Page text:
Michael Nelson

Michael Nelson is contributing editor and columnist for The Daily Memphian, the political analyst for WMC-TV, and the Fulmer professor of political science at Rhodes College. His latest books are “Trump: The First Two Years” and “The American Presidency: Origins and Development, 1776-2018.”

Author appearing Monday urges free speech – even on college campuses

By Published: September 17, 2018 10:12 AM CT

“Liberal science” is one of those terms that sort of makes sense after somebody takes 10 minutes to explain it but seems baffling on first hearing. Is it an oxymoron – science isn’t supposed to be ideological, right? Or is it, as conservatives might fear, science from the left end of the political spectrum?

The answers are no and no, in that order. Bear with me for a bit – or better yet, come hear Jonathan Rauch, a senior fellow at the Brookings Institution and a contributing editor at The Atlantic, explain and defend what he calls liberal science in his 1993 book, recently updated, called "Kindly Inquisitors: The New Attacks on Free Thought."

Rauch, who says that characterizing himself as “56 percent conservative, 44 percent liberal” is “about right,” will be interviewed Monday, Sept. 17, at Rhodes College by professor Daniel Cullen in a public forum from 3 p.m. to 4 p.m., with a panel discussion on free speech, diversity, and inclusion involving other visiting scholars at 4:15 p.m.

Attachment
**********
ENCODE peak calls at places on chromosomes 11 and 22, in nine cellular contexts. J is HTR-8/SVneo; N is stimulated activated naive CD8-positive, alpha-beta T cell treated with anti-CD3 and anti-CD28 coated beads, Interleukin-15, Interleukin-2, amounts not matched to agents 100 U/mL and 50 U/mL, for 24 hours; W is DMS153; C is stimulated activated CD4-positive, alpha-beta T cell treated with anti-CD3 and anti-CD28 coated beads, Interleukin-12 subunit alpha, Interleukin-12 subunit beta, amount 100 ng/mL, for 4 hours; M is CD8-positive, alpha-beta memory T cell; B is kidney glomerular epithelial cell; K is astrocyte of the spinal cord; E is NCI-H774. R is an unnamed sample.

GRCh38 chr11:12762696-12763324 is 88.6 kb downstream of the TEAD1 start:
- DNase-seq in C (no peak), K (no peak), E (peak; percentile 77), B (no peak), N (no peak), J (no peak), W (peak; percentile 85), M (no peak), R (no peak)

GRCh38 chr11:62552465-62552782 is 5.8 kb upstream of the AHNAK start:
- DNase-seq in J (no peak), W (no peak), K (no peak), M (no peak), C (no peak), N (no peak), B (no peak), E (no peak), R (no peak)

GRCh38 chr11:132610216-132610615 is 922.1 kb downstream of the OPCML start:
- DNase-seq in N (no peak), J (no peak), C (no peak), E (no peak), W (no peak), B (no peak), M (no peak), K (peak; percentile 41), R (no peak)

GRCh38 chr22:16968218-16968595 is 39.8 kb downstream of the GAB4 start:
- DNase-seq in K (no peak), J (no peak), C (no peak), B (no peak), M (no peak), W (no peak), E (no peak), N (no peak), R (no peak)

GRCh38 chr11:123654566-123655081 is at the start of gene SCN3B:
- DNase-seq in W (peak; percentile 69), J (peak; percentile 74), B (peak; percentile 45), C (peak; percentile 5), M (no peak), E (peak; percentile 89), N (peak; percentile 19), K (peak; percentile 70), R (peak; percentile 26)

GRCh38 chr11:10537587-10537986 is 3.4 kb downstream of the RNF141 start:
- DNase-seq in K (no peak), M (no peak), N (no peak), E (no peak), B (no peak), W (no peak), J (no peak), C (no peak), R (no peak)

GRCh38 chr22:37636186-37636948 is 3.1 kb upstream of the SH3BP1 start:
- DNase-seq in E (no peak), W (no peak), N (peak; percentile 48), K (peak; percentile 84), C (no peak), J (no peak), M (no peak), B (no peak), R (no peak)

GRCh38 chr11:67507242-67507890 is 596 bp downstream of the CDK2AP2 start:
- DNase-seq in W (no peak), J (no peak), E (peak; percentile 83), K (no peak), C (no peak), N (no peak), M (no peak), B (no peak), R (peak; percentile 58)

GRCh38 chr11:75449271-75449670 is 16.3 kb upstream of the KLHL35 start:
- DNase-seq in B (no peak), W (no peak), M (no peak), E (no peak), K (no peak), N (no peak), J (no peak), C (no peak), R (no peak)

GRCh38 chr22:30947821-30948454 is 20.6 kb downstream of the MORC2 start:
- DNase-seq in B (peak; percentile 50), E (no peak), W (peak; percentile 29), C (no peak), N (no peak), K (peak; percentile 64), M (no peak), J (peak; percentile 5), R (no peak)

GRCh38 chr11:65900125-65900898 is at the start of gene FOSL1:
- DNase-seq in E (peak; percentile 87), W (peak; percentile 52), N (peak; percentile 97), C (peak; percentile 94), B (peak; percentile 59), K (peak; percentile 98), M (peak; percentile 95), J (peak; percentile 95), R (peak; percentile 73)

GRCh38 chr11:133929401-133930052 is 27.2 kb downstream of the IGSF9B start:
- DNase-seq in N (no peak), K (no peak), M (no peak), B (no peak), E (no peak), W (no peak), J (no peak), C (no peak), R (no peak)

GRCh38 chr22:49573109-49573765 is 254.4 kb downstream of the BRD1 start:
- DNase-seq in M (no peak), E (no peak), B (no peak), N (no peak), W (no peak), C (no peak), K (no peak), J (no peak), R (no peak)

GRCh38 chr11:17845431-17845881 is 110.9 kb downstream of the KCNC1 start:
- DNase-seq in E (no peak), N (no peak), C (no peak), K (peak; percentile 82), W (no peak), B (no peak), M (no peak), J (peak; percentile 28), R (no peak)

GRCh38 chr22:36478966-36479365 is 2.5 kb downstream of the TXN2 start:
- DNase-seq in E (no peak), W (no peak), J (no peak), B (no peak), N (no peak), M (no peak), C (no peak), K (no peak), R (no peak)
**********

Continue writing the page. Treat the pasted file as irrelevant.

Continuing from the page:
Parking and entry to the McNeill Concert Hall on Rhodes’ West Campus (the former Evergreen Presbyterian Church) on University Avenue are free.

Liberal science, it turns out, is Rauch’s admittedly “flawed attempt” to come up with a term for the best way to “seek truth in a diverse society.”

“Capitalism” pithily describes our economic system and “constitutional democracy” our political system, but we don’t have an equally concise term for how knowledge of ourselves and the world becomes more accurate.

Rauch accepts without really crediting John Stuart Mill’s rationale for not only tolerating, but actively listening to, people with whom we strenuously disagree.

I know: Why bother with them when there’s a series to binge watch on Netflix or a half-dozen social media accounts to update? Listening makes sense not just for politeness’ sake, although Memphians in particular will appreciate that that’s not a bad reason.

No, listening to opposing voices is good for you, Mill and now Rauch argue. Consider: You may be wrong and “the other fellow may be right,” as former Tennessee Sen. Howard Baker often said. If that’s the case, then – as with Galileo, Socrates, and Jesus – you’d do well not to shut him or her down.

Or maybe the other fellow is mostly wrong, but has a valid point or two that you would do well to adopt. In truth, that describes nearly every argument I’ve ever had that broadened my understanding even if it didn’t change my mind.